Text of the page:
It’ll be 50/50 There’ll be a large part of the set that I’ll play solo or duo. There’ll be a landscape to the set. It won’t be the full-on band instrumentation all night. 
A lot of effort into one show. How can you keep a band like this together?
I can’t keep a band like this together for any amount of time. The band line ups are floating in the air above my head, and I have to reach out and grab ‘em, as I can. This is all about the show – a bespoke band line-up for the show. The other shows will be in solo, duo or trio formats. 

Let’s talk about this past year. In my view you’ve acquitted yourself extremely well at the gigs I’ve seen you play. How do you feel it’s gone? 

Let me try to get some perspective.... In a lot of ways, with all the relentless gigging I’ve been doing, it’s been like mining underground. You can’t always measure what you’ve been doing. But there are little moments… like at Moseley: a group of really kind, warm-hearted people came out to see me and formed my audience in the middle of the afternoon. That didn’t happen two years ago. A couple of years ago, I used to play at the Yardbird, and two people would come.
Very elegantly, you’ve just said it’s difficult to measure your progress. But there have been straws in the wind?
Yes. The sell-out show at the Conservatoire was one. This upcoming show, with Duke Special, at the Crescent is well over 70% sold now, with a few weeks to go. So just the fact that I’ve managed to find an audience is significant for me.
But think about that headline at last year’s Oxjam. You were playing to a reasonable crowd in the bar area at Symphony Hall, ahead of the Ray Davies gig. His audience didn’t know you from Adam, but they really liked you. That must be gratifying.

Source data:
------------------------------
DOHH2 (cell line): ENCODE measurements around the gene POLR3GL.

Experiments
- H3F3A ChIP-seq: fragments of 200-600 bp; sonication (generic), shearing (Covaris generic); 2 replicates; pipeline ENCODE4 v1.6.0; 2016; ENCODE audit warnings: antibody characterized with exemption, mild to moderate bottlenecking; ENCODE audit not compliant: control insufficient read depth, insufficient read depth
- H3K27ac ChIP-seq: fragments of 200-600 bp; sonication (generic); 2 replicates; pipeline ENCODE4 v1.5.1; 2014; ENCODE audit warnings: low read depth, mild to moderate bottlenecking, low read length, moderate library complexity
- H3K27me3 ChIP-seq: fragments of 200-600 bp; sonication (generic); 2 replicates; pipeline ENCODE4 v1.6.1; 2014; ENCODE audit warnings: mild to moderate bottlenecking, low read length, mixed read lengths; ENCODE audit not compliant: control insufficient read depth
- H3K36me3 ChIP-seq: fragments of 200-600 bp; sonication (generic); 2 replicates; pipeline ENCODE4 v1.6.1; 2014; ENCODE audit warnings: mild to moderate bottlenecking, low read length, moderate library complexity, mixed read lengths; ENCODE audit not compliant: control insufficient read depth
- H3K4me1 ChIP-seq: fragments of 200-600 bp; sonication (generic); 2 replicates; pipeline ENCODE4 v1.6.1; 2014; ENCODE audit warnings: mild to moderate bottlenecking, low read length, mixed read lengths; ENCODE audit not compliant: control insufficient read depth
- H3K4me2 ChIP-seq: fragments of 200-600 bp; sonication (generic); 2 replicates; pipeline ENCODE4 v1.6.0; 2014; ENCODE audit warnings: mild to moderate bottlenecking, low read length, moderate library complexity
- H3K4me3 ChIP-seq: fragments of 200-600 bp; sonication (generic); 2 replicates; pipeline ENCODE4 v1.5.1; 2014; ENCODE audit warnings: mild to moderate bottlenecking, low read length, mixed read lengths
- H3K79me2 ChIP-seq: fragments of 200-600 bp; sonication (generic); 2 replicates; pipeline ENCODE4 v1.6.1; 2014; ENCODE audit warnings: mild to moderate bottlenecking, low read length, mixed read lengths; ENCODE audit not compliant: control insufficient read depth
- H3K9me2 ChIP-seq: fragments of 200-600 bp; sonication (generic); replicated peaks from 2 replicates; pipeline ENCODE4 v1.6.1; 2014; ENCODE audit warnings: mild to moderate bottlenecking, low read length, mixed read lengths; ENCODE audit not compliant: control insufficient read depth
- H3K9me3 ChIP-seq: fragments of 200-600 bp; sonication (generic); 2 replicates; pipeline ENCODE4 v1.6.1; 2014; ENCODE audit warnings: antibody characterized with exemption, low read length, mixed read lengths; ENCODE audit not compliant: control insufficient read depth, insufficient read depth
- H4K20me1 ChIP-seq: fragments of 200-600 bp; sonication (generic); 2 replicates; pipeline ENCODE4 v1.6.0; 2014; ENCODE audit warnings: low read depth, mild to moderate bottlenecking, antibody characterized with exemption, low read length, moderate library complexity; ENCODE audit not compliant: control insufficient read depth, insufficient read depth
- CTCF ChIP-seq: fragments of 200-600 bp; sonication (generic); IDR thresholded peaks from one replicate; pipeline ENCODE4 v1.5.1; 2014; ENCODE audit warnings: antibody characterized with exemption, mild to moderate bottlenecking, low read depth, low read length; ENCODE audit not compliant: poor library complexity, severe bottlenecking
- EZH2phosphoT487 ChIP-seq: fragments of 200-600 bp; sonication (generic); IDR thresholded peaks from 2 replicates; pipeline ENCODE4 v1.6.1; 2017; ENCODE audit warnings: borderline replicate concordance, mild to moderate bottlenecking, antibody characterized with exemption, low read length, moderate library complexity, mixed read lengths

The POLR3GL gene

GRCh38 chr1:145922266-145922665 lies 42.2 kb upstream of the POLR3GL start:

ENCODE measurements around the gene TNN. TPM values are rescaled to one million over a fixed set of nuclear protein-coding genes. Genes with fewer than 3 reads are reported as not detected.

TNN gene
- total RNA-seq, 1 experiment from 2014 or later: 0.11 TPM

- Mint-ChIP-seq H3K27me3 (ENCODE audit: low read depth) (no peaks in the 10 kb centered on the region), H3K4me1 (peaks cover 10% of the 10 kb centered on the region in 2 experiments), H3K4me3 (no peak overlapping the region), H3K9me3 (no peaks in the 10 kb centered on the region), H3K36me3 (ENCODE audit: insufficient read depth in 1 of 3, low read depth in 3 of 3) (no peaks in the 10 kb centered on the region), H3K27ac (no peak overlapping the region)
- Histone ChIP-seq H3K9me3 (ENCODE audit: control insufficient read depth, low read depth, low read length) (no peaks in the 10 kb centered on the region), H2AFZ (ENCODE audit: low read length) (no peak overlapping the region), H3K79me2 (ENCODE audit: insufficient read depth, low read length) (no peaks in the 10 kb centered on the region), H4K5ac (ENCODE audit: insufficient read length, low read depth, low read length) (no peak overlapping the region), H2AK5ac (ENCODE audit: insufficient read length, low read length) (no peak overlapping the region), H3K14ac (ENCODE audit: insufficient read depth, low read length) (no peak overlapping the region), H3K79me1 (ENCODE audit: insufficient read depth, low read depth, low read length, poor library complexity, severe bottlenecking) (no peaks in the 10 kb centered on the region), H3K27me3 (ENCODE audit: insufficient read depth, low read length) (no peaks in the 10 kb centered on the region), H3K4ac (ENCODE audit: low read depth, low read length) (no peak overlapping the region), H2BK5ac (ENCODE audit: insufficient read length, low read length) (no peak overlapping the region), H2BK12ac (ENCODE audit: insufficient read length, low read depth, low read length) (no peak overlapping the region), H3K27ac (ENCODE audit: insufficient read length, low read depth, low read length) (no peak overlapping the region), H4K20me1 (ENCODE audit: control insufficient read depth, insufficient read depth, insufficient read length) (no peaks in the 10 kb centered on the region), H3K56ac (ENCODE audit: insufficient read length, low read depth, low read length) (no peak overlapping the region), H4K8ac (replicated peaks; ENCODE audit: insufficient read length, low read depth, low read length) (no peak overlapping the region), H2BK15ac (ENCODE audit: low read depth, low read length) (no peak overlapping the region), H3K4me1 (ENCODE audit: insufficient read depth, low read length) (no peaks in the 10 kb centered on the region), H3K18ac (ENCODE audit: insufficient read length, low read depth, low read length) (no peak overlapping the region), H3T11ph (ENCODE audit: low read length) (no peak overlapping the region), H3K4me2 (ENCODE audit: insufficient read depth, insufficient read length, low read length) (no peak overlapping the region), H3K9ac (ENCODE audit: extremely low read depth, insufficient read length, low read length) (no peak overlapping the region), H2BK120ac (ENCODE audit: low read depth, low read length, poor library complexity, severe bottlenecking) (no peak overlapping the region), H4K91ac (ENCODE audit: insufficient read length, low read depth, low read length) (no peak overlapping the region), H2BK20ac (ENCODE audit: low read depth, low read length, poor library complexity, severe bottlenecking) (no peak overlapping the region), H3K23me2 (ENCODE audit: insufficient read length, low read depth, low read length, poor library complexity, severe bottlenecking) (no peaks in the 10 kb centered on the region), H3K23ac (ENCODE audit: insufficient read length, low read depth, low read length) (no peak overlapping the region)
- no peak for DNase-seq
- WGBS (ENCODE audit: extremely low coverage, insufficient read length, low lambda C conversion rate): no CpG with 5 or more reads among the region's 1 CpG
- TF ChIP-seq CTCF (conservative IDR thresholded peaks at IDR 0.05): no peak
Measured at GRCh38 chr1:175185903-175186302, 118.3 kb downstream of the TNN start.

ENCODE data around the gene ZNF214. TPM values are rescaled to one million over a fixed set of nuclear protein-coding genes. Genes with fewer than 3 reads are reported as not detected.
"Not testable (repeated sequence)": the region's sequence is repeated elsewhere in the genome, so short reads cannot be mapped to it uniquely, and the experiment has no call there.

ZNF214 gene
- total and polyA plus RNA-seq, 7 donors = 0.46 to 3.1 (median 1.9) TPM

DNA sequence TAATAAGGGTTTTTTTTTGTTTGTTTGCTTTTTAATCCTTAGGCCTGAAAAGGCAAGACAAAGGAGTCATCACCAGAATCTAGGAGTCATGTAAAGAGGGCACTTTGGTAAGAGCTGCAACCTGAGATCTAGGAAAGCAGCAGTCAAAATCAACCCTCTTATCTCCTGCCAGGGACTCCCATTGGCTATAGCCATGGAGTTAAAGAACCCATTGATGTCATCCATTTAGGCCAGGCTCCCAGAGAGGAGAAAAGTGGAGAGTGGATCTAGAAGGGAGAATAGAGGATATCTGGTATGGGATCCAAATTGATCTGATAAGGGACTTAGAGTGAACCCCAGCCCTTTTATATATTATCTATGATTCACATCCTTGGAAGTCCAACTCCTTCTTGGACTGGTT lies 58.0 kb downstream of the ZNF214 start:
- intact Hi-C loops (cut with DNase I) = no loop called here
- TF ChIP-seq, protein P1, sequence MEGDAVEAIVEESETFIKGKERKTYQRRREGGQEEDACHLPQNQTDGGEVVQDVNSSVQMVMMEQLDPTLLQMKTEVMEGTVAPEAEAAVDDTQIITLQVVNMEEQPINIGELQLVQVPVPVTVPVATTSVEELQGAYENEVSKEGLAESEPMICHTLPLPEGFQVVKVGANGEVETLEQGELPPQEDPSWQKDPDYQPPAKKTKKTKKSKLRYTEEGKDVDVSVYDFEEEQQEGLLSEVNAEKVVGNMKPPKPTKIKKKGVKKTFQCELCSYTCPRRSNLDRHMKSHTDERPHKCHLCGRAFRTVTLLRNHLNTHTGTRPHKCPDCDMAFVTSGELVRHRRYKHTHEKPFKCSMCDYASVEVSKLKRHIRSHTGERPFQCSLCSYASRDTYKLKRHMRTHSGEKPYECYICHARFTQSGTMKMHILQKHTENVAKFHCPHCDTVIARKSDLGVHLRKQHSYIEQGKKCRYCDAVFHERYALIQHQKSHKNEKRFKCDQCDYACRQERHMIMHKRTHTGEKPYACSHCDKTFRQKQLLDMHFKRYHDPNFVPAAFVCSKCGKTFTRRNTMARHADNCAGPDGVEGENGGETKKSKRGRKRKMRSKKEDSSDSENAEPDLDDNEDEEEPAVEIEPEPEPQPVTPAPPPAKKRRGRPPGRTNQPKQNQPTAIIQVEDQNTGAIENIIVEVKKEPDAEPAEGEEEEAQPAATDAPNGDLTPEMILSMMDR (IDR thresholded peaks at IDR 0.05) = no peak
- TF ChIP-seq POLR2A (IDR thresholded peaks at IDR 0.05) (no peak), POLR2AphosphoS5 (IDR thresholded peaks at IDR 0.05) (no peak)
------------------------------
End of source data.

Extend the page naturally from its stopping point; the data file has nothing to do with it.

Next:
I’ve noticed that most people who buy my CDs are of that age…
How do you feel about that?
Honoured. I speculate that, number one, perhaps people of that age have more of an interest in the compact disc format, and number two, a big part of what I do is lyrics, and it’s all quite reflective stuff. I think the more experience you’ve had, the more weight you can add to each verse when you’re listening back. 
The new album is out; I haven’t squeezed it dry yet - I find that it takes repeated listening and marinating to get to what you’re doing. 
You’re not the first person to say that. 
Again, a lot of deeply personal and intense songs. How easy is it for you to keep pulling bits of yourself out and putting them on public display?
It’s what I do. I don’t know how to do it in a different way. Some of the songwriters that I take a lot from reveal a lot of themselves. To make interesting art, you have to do that. I don’t worry that I expose myself too much – I worry that it won’t be of interest to anyone. I want to develop my craft and technique further. Self-confession in itself is not interesting. Filtered through beautiful craft, it can be. 

Kris Kristofferson wrote a great song, Jesus Was A Capricorn, with a great chorus:

‘Everybody’s got to have somebody to look down on 

Prove they can be better than at any time they choose